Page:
Brooklyn Nets dysfunction affects business prospects
Kyrie Irving of the Brooklyn Nets, left, supports teammate Kevin Durant as the Celtics extended their lead in the second half of Game 4 of the NBA First Round Playoff Series at the Barclays Center in Brooklyn, New York, on April 25 2022.
Jim Davis | Boston Globe | Getty Images
Loaded with superstars, super-expensive, super-hyped, the Brooklyn Nets were supposed to be a super team. Instead, the lucrative NBA franchise is suffering from another early playoff exit and is looking for answers ahead of a costly offseason.
Since the team gave more than $300 million to former NBA champions Kevin Durant and Kyrie Irving in 2019, the team hasn’t made it past the second round of the playoffs. Earlier this week, the Boston Celtics eliminated them from the playoffs. Their other highest paid player, Ben Simmons, has not played since the Nets traded superstar and former league MVP James Harden for him. (Harden and the Philadelphia 76ers are still alive in the playoffs.)
The team is also looking for its third CEO in three years under Joseph Tsai. Rival NBA executives describe the $3 billion organization as “dysfunctional.”
“The failure of the Nets,” veteran columnist Michael Wilbon said on ESPN this week. “It’s the biggest story in sports.”
The Nets have a few other positives in the business. An NBA executive said the team remains optimistic about adding business partners as Durant and Irving are top attractions, for example.
This year, the Nets also need to bounce back from a $25 million decline in revenue due to the pandemic. The team was making a league-record $30 million a year from advertising jersey patches. In February, Tsai noted that the team had “set franchise records for attendance, ticket revenue, and sponsorships.” The team also received revenue from two playoff games. This is considered additional profit after regular season revenues cover costs. Ticket prices are also on the rise.
But Brooklyn, the NBA’s seventh-greatest franchise, can’t afford not to live up to sky-high expectations. Sponsors don’t like being associated with franchises that don’t live up to the hype, the longtime sports marketing executive said. Tony Ponturo.
“It’s bad for the team’s image, and therefore bad for the sponsor,” said Ponturo, former vice president of global sports and entertainment marketing at Anheuser-Busch. “You want everything to be positive and win, and you certainly don’t want a team with high potential to fail in the playoffs.”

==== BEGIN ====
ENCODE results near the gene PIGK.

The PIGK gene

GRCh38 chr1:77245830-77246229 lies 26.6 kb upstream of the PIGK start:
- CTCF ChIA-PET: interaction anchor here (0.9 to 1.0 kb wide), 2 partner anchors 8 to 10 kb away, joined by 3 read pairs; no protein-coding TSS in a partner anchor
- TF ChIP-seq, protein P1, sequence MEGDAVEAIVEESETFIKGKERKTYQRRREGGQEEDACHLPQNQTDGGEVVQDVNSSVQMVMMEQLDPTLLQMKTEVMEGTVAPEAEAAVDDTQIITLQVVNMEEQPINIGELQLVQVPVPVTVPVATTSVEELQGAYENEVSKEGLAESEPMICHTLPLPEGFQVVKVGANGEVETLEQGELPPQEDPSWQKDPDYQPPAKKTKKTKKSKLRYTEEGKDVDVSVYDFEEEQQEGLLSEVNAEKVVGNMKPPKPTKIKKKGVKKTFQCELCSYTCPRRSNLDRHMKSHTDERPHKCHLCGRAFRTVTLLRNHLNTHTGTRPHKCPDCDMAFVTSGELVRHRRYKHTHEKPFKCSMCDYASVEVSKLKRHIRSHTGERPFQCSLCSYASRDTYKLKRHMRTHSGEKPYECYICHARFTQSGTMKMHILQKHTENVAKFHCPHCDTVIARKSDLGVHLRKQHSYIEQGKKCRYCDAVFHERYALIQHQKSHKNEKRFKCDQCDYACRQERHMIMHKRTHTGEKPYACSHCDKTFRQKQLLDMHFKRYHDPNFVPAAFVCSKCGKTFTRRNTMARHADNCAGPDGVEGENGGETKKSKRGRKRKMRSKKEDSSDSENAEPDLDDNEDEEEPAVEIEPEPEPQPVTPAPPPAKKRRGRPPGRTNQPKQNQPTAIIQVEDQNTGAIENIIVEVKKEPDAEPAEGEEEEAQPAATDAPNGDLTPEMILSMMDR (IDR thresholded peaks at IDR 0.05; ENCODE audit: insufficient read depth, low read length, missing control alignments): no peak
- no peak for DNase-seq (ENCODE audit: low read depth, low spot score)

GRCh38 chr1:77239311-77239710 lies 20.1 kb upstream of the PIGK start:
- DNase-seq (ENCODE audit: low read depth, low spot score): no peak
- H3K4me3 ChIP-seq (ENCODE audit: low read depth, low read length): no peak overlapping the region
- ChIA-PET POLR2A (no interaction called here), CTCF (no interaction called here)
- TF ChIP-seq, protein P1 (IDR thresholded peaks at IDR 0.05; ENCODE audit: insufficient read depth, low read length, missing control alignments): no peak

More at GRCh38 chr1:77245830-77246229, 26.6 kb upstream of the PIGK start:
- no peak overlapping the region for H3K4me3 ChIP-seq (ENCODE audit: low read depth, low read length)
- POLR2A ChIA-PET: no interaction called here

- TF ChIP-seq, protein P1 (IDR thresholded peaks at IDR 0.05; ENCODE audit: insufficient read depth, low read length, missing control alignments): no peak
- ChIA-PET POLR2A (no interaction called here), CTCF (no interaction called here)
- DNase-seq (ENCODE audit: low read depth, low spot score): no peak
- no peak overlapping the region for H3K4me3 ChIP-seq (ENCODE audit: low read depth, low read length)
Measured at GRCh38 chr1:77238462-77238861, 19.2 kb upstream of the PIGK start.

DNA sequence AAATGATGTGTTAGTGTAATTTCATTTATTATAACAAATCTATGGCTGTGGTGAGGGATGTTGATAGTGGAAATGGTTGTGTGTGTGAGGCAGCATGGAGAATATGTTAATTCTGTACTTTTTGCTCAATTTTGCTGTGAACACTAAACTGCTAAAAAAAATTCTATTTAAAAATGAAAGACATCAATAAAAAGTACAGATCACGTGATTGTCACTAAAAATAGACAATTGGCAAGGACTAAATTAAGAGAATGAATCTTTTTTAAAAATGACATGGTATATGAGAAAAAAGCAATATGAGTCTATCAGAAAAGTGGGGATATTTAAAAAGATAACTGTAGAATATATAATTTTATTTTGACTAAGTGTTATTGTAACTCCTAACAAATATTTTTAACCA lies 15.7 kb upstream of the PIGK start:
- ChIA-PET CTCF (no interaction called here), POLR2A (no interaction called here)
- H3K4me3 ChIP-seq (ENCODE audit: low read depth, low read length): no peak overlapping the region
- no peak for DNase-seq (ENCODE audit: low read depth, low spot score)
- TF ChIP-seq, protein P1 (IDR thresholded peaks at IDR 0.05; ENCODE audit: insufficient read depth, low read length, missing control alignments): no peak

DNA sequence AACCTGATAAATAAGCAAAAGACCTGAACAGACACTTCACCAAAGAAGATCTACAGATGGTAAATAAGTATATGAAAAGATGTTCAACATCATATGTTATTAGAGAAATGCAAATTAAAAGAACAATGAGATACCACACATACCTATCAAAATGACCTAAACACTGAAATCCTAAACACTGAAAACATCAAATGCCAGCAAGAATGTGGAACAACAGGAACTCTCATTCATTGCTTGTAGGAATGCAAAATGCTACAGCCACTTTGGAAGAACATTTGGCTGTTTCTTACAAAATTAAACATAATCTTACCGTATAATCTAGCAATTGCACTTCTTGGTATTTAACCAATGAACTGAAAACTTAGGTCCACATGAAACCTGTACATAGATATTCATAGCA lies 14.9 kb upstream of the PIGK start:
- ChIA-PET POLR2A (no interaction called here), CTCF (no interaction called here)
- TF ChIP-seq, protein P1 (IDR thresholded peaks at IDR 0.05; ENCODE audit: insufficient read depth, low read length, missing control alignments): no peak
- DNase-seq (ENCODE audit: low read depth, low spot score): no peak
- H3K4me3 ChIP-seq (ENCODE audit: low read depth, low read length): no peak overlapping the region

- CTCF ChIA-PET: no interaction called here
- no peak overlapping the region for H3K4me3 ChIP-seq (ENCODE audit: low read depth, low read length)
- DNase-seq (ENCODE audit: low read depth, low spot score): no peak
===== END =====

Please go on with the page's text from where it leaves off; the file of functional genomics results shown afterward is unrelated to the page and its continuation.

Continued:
#7 Kevin Durant of the Brooklyn Nets passes the ball under pressure from Jaylen Brown #7 of the Boston Celtics in the second quarter during Game 4 of the Eastern Conference First Round Playoffs against the Boston Celtics at the Barclays Center on April 25, 2022 at Brooklyn area of New York.
Elsa | Getty Images
What went wrong in Brooklyn?
For the past two seasons, Brooklyn has had the makings of a championship juggernaut, at least on paper. Last year, The New York Times wondered if the Nets, which at the time featured an experienced superstar trio of Harden, Durant and Irving, could make it to the Finals. greatest team of all time.
“We were all fascinated by it,” one NBA executive said of the Nets. “And we were wrong to see these guys as a real threat to the title. This is a perfect example where marketing has really supplanted content.”
Instead, the now-retired Harden was injured and the team lost in the second round of the 2021 playoffs. This year, the Nets traded Harden, who only played 80 games in two seasons, for Simmons. Simmons did not play, and the Nets finished seventh in the Eastern Conference, beating the Cleveland Cavaliers in a game to lose to the rising Celtics.
Injuries were a factor, as was Irving’s refusal of the Covid vaccine. The Nets initially banned Irving from playing but welcomed his return after New York dropped the vaccination requirement. He only played in 29 of the 82 regular season games.
One executive described the Nets as “beset by noise – distractions, arguments, misunderstandings” during Irving’s absence. Ultimately, this led to their death.
NBA executives who diagnosed the Nets as incapacitated have reached out to CNBC on condition of anonymity because they are barred from publicly discussing the team’s affairs.